Teachers have long highlighted a deterioration in behaviour within schools.
They complain about being verbally and physically abused in the classroom by pupils who appear to have a growing disrespect for authority.
And it is not just the pupils. Teachers also say they are increasingly having to deal with violent and abusive parents who are much more likely to challenge them outside the school gates.
Figures from LEAs in the region two years ago showed attacks by pupils and parents had doubled - and in some cases trebled - in the last decade.
Today's figures from West Midlands Police further confirm anecdotal evidence that violence and criminal acts are a fact of life in today's schools.
The sheer volume of emergency calls made by schools - 13,602 across the region in a year - is worrying. But police stressed that not every call made from a school related to an incident on its premises.
"Every time someone rings the police an incident log is created. It can be someone ringing from a school to report someone they have seen up the road," said a spokeswoman.
"It may be a pupil was assaulted on the way to school and they have told the teacher."
But as the force admits, it would be fair to assume most incidents took place within a school or at least related to pupils at the school.
Ridgewood High School in Stourbridge, which comes under Dudley Council, made the most 999 calls between April 2004 and March 2005. There were 74, according to West Midlands Police.
Of these, a relatively low 26 went on to be investigated as a crime.
The school that made the next most calls was Alumwell Comprehensive in Walsall.
It made 70 emergency calls, of which 30 were recorded as crimes by police.
Hodge Hill Secondary School was the third worst, logging 53 calls to police.
Of these, 33 turned out to be crimes - the highest number in the region.
Les Lawrence (Con Northfield), Birmingham's cabinet member for education, said it was important to identify what crimes were actually being committed.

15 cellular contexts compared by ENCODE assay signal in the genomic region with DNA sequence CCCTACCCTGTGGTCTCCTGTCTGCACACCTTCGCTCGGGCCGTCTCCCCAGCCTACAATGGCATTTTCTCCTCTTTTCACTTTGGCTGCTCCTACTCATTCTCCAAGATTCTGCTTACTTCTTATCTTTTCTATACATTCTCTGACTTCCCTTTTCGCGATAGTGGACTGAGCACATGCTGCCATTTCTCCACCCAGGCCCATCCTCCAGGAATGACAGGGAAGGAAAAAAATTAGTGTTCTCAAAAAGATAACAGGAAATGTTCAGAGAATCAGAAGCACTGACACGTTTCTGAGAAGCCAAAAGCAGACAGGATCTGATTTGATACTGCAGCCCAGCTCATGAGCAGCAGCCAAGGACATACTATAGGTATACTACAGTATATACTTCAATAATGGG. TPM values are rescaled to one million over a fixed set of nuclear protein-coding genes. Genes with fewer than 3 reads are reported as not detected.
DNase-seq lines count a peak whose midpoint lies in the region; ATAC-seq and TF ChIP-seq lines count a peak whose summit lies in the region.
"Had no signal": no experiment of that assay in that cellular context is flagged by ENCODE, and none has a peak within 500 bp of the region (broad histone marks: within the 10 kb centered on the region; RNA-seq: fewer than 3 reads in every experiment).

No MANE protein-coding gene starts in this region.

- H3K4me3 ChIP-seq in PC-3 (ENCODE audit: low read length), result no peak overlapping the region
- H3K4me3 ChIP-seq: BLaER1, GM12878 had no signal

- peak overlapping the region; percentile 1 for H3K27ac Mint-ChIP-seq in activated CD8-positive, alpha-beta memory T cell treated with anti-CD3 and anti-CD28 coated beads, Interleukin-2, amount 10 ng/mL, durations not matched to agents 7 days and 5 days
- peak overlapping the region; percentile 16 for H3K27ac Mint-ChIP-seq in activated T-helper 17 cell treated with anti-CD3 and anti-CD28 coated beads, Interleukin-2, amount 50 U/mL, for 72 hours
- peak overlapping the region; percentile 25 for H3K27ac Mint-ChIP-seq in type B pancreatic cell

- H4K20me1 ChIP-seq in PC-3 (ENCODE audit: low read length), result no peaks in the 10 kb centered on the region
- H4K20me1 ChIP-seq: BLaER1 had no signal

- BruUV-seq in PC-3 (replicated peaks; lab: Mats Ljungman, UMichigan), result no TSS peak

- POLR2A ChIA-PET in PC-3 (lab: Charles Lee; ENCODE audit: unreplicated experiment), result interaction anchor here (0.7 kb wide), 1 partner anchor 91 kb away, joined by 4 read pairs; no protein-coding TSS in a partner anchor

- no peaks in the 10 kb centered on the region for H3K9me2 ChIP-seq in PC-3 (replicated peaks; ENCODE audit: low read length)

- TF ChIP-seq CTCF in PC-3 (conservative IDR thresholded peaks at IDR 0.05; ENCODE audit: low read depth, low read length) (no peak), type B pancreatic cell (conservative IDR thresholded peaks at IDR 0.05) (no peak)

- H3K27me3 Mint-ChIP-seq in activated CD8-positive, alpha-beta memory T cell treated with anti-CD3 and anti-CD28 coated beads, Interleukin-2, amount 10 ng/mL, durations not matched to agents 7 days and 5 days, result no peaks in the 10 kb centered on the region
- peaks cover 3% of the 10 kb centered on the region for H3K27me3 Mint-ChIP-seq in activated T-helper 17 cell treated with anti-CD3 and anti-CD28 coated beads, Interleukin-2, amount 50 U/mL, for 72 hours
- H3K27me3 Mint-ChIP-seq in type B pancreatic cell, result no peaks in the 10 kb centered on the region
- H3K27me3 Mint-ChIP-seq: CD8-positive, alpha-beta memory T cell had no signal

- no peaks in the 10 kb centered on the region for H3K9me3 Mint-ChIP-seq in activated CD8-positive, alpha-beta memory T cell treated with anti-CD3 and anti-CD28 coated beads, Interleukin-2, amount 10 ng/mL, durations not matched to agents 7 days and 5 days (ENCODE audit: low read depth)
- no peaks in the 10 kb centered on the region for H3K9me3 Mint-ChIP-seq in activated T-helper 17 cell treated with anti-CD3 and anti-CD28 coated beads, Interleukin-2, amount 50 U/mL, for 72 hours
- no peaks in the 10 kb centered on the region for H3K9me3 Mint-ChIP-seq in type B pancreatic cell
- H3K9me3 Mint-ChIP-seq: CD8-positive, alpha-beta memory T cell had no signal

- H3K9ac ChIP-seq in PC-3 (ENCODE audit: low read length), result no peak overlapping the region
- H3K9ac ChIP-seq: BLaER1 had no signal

"The figures need to be broken down to those that relate to property," he said.
"A huge number of schools have been subject to break-ins where property has been taken or damaged with graffiti."
Increased security is a relatively simple way of addressing this problem.
However, Coun Lawrence added: "There is a growing number of incidents related to violent behaviour, either towards a teacher by a pupil or another pupil inside or outside the school.
"Equally parents can be confrontational in what they do and say.
"That is much more difficult to address.
" I need to investigate whether the numbers involved in these incidents are increasing or whether there is a hardcore that is involved in the majority of these incidents."
The National Union of Teachers said the police figures backed up what teachers had been saying for a long time.
"We do get a high number of thefts from schools because of the way people can get into a school with all the entrances," said Brian Carter, regional secretary of the NUT.
"We have had cases of teachers personal effects being stolen.
"But in the majority of cases it is the threat of assault, of which we are getting an increasing trend. It is quite clear now.
"Either pupils or parents are increasingly offensive verbally or physically."
Coun Jon Hunt (Lib Dem Perry Barr), chairman of Birmingham's education scrutiny committee, hopes its report on anti-social behaviour and bullying in schools, due in the next few months, will identify the extent of the problem.
He maintained teachers faced increasing challenges knowing when to call police.
"It is particularly hard when you have issues around bullying and use of mobile phones, which are a big problem for police because they are a soft target for robbery," he said.
Councillor Hunt said schemes where police are attached to schools, which are already operating in some parts of the city, may need to be extended.